South Africa’s main opposition party has laid corruption charges against the president over the use of state money to improve his private rural residence.
The move follows a report by South Africa’s top corruption fighter accusing President Jacob Zuma of unethical conduct over the upgrade.
The changes to Mr Zuma’s private home, including a pool and cattle enclosure, cost taxpayers about $23m (£13.8m).
Police are now obliged to investigate the Democratic Alliance’s complaint.
The refurbishment of the residence in Nkandla, in Mr Zuma’s home province of KwaZulu-Natal, has turned into a major political controversy in South Africa as the country approaches elections in May.
“We are laying charges because we want the president to be held personally liable,” said Mmusi Maimane, the national spokesman for the Democratic Alliance (DA).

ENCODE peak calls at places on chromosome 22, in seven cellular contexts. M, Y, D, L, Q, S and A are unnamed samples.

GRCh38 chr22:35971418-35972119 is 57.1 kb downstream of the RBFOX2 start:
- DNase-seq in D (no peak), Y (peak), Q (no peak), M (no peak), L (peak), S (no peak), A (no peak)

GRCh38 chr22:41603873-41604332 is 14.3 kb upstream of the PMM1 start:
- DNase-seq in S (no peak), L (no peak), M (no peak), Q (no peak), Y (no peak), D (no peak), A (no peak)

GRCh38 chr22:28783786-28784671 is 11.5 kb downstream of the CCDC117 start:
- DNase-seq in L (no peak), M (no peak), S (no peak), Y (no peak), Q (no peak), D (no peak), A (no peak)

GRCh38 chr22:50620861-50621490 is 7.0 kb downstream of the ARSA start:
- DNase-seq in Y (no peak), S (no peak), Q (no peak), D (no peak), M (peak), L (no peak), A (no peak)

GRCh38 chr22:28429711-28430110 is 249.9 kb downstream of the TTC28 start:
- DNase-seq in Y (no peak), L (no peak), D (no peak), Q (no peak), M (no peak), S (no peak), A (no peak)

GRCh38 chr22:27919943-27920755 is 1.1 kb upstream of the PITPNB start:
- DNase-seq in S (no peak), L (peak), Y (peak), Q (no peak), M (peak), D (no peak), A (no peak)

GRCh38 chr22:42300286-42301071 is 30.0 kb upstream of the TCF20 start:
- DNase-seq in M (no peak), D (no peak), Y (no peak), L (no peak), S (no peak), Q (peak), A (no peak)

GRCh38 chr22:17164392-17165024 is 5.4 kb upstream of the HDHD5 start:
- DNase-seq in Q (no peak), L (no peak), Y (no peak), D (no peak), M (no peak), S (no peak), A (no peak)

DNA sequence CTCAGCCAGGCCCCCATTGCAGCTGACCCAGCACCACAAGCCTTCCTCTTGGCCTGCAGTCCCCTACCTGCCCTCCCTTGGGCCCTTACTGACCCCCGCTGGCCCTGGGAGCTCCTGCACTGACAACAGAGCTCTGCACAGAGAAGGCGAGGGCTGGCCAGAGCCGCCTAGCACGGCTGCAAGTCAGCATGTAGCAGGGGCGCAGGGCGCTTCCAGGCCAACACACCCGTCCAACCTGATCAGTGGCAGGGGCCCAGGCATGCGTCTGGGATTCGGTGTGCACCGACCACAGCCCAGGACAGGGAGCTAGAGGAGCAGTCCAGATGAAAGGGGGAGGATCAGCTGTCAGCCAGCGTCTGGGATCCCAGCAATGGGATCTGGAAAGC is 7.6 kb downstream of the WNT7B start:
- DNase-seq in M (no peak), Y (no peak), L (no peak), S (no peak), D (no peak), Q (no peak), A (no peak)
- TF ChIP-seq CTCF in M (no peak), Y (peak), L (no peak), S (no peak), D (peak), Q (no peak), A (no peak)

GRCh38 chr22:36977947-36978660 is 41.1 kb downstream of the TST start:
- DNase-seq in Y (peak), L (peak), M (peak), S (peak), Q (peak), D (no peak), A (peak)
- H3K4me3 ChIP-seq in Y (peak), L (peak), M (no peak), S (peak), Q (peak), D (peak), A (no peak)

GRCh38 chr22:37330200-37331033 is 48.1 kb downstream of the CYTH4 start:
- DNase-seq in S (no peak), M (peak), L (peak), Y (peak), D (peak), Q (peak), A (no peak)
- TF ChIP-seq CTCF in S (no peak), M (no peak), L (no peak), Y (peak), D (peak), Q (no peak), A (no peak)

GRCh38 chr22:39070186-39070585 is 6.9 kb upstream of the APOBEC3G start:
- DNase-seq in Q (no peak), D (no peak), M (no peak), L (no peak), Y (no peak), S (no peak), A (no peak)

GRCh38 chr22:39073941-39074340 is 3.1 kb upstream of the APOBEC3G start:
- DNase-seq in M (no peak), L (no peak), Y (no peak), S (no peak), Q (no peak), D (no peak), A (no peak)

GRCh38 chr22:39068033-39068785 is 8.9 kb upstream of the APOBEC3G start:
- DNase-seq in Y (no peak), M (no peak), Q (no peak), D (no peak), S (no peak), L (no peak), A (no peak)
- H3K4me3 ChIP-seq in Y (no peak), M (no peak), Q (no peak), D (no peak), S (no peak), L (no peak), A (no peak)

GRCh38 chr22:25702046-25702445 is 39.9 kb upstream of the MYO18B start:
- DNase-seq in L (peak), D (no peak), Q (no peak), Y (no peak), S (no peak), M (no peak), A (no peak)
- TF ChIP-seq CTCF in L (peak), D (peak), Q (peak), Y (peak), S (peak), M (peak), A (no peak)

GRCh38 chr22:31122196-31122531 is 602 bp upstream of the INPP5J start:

The report released by Public Protector Thuli Madonsela on Wednesday said Mr Zuma should repay costs for some of the unnecessary renovations.
But she said that while it could be “legitimately construed” that Mr Zuma had misled parliament over the renovations, it was a “bona fide mistake”.
A government probe in December cleared President Zuma, who came to office in May 2009, of any wrongdoing, saying the improvements were needed for security reasons.